Interview: Yuck Print House

Yuck Print House is a Manchester-based gallery space and workshop peddling a vibrant array of top notch eye-candy for printaholics everywhere.

Having been on the scene for a number of years through pop-up shops and exhibitions, Yuck finally took shape as a permanent space back in Summer 2014. Now, with the launch of their latest exhibition Spring Spring Spring we thought it was high time to say hello and find out more about this exciting Northern venture.

Hello, thanks for chatting with us today. So, Yuck Print House, what’s it all about then?

Yuck Print House is a behemoth of ink and paper, established to rid the world of boring, generic and twee art and replace it with original, bodacious, beautiful works of art that will bring wonder and joy to your eyeballs!

Tell us a bit about yourself, who is the face behind Yuck Print House?

Mark: My main background is in curating exhibitions. In Manchester the most noticeable has been the Invasion of Manchester by Parisian artist Space Invader and the Ill Communication series of exhibitions at Urbis, which brought together a large number of prominent street artists at that time. As part of these projects I would release prints, and over time I became more passionate about printed works so made that my focus. I’ve been commissioning, printing, distributing and selling for myself and on behalf of others for a long time now.

We know Yuck Print House had an earlier incarnation as a series of pop-up shops around Manchester. How did this all come about and what made you decide to set up a permanent home in Chorlton?

The city centre pop-ups were a starting point of having a physical space beyond selling online. It was a good way to test ideas around what work to sell and how to display it. While hosting the temporary shops a large number of people coming along were from South Manchester so that made me think about setting up there… Also the fact there’s plenty of places to have good food and booze in these parts!

Chorlton is a base, a home where we display some of the work, but it also allows us go and do other projects in different spaces and cities.

When it comes to exhibitions, how do you go about selecting work? Do you focus on local artists, or are you international?

It all depends on the idea behind the exhibition. With group shows sometimes the work needs to be complementary, other times they can be contrasting.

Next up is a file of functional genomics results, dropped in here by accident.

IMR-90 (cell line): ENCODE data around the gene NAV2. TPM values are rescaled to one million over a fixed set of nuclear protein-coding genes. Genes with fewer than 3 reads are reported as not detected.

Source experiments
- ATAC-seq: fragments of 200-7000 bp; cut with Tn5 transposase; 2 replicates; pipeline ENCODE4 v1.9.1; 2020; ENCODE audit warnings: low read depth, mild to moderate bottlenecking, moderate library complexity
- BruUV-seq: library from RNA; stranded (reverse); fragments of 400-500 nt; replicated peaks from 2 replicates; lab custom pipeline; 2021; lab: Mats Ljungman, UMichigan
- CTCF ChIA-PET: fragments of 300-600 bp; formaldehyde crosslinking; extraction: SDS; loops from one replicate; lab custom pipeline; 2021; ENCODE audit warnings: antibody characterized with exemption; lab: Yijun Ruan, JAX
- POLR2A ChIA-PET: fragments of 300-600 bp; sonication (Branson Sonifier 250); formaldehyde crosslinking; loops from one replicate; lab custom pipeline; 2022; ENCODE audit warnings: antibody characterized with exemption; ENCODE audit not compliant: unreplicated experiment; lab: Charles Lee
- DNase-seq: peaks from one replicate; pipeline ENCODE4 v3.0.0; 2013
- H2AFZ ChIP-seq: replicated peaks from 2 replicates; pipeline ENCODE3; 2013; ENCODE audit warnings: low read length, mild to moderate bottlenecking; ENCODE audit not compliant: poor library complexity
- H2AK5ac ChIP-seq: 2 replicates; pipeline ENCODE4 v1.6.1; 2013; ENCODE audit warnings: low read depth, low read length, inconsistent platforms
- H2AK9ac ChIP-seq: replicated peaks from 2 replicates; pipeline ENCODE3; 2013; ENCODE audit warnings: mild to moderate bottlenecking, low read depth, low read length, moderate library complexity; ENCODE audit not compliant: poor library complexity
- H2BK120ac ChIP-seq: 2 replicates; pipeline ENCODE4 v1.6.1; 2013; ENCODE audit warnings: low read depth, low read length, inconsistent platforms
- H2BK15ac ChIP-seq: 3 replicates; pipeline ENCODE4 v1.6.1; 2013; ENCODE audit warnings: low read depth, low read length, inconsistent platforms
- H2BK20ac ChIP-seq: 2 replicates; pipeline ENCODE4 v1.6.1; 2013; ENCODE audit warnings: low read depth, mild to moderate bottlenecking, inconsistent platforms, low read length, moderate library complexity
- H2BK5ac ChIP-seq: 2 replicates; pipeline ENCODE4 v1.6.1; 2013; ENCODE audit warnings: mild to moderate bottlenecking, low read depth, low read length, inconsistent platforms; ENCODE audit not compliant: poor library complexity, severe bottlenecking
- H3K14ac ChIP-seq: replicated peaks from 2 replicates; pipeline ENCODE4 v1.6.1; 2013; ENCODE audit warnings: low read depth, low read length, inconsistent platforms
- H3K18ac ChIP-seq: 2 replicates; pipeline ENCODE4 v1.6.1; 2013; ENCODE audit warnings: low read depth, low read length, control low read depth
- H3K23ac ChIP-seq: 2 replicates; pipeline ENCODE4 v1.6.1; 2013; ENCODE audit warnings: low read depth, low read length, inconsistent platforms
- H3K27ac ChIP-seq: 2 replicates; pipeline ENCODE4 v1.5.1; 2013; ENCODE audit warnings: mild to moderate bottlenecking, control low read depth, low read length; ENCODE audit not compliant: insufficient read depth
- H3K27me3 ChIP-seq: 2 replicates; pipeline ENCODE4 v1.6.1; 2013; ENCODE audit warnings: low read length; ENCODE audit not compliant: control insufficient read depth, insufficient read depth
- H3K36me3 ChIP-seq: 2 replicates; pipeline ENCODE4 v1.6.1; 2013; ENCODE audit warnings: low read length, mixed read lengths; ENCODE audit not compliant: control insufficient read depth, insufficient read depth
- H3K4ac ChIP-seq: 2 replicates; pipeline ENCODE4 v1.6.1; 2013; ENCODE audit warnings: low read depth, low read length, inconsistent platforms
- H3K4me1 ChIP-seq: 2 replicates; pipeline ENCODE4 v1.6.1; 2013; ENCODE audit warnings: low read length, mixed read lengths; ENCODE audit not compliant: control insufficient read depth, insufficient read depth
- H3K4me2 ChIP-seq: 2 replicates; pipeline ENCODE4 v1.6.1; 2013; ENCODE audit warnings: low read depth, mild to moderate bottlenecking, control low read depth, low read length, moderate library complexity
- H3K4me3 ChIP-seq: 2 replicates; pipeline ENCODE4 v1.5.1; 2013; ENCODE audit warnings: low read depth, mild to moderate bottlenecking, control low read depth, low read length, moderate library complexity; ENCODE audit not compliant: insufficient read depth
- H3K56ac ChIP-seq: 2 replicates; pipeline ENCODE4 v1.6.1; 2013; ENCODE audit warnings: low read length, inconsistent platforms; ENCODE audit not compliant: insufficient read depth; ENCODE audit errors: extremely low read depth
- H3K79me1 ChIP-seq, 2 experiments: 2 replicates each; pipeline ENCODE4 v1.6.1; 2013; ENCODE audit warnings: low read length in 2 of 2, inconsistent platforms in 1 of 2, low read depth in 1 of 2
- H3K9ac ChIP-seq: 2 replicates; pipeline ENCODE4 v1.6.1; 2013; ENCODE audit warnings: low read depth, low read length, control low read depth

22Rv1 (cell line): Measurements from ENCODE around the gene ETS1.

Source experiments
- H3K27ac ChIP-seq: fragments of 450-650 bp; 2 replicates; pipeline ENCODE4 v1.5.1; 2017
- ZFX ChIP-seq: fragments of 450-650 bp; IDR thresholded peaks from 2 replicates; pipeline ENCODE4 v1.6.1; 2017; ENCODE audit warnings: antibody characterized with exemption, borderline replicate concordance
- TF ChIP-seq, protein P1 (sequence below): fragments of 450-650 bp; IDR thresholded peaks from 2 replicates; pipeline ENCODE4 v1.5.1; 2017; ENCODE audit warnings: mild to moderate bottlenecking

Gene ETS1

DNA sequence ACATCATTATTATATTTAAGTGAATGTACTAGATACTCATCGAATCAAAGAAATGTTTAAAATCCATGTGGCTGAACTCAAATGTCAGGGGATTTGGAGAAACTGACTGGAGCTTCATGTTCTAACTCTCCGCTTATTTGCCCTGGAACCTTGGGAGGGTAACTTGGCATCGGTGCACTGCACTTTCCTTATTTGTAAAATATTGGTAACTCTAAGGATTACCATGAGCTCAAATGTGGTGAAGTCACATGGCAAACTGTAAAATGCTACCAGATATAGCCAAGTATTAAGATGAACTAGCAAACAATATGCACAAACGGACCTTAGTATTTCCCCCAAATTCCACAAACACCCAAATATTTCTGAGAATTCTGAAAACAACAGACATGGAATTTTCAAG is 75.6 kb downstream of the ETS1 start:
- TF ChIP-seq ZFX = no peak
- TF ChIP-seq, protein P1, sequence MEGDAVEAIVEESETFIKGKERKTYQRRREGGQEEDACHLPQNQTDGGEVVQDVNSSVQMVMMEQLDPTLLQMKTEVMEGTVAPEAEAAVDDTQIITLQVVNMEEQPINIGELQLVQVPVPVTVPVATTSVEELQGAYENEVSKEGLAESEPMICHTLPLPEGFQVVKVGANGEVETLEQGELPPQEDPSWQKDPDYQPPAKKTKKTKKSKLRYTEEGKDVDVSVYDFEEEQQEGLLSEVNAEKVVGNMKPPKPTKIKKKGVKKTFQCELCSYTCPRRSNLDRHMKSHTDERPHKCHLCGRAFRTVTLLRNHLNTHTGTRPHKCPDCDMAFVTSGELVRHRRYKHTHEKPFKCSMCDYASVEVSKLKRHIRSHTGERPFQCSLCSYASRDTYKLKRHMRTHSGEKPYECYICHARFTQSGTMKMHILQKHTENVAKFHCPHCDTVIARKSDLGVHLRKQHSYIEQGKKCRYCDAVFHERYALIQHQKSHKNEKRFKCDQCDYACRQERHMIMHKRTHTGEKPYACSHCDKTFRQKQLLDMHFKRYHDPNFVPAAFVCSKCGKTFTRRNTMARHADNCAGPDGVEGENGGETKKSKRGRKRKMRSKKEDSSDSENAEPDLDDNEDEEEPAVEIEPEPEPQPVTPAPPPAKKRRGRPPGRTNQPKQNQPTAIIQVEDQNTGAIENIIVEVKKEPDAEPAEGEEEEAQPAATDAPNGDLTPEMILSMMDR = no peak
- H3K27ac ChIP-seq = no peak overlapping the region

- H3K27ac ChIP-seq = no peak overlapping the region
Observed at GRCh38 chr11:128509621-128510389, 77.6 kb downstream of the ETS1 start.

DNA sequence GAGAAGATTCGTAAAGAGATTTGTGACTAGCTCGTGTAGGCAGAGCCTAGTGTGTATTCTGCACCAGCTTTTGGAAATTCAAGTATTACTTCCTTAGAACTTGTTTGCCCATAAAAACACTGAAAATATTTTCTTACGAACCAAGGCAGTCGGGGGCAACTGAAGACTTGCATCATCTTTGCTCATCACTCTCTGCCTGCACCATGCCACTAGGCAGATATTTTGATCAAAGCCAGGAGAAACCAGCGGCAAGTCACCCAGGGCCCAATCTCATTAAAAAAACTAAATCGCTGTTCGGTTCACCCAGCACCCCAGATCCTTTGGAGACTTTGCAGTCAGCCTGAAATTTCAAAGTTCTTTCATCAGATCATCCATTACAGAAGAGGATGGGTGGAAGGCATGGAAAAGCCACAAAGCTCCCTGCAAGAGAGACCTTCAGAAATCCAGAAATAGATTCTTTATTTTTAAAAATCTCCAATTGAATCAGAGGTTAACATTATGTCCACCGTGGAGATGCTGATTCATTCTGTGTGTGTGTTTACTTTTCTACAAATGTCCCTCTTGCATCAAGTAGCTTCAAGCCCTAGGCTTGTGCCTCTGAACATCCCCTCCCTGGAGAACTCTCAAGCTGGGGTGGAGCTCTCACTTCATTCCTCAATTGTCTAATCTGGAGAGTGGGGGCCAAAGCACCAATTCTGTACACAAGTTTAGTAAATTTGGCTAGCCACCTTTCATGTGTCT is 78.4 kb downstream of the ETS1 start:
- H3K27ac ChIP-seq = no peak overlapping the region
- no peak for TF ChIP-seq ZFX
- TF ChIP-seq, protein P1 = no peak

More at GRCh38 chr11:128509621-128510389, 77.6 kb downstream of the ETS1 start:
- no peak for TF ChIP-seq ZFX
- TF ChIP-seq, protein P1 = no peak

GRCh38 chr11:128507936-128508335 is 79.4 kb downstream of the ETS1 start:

I look for work that is modern and contemporary, but tend not to be concerned about it being illustration, fine art or anything else.

Rather than limit our selection I appreciate all genres and look at the overall beauty of each print. I work with artists from all over; a number are local and others are from New York, Chicago, Paris, Berlin, Bueno Aires, Copenhagen…

What’s the balance as far as commissioned versus existing work on show? And since Yuck got up and running, have you had any particularly successful collaborations or commission pieces?

It’s a mix but commissioning and publishing new prints is the most exciting part for me. At the moment I have a number of Risograph prints and limited edition screen printed releases coming up. When I do sell existing work they are always low editions and tend not to be available from anywhere else in the UK. In the near future I can see that all the work is exclusive to Yuck.

I recently organised an exhibition at Islington Mill in Salford based around collaboration, called ‘Team Building’. Marion Jdanoff and Damien Tran from Berlin spent one week in residency at the Mill working with people based there; including DR.ME, John Savwo & Steve Hockett. A number of risos and screen printed work (on paper and fabric), some by all six, some in pairs and a few works individually.  It was a real challenge in terms of time and process but also making sure everyone was happy with what was being produced – thankfully everyone was positive and supporting of each other, if they hadn’t been it would have been a very different show!

Whose work are you exhibiting at the moment?

Our Spring exhibition recently opened with Jay Cover, Aliyah Hussain, Sarah Mazzetti, Ronny Hunger and Leah Stewart. It’s a simple concept for an exhibition but very interesting to see the different approaches and what ideas they came up with. The next exhibition will be based on collage and forms part of the Chorlton Arts Festival in May.

Can you tell us a little bit about the print workshops you run and why you decided to set these up?

The printing workshops are so fun! It’s a way to interact with people and get them involved in the space as well as introducing them to printing. Over two evenings they learn about screen printing and risograph and make their own edition merging both techniques together. We show that you can start printing at home so we teach participants the basics, what the materials they need and where to get them.

In recent years there seems to have been resurgence in the popularity of particular (somewhat DIY) print styles like risograph. Why do you think this is?

Risograph is a relatively inexpensive way to make a large volume of work and it’s more accessible than ever. I think people enjoy simple ways of creating and the risograph feels more organic and hands on than digital. Beginners are welcome to book on one of our workshops and anyone already familiar with using a riso can contact us about printing their own work.

And finally, do you have any advice for illustrators or artists looking to approach gallery spaces or stockists with their work?

It probably helps if you have an awareness of what they do and consider if your work would fit. Engage with the seller and most importantly just be nice. I usually don’t have a certain criteria and predominantly rely on my spidey senses to tingle.


Posted on Apr 14th, 15 by

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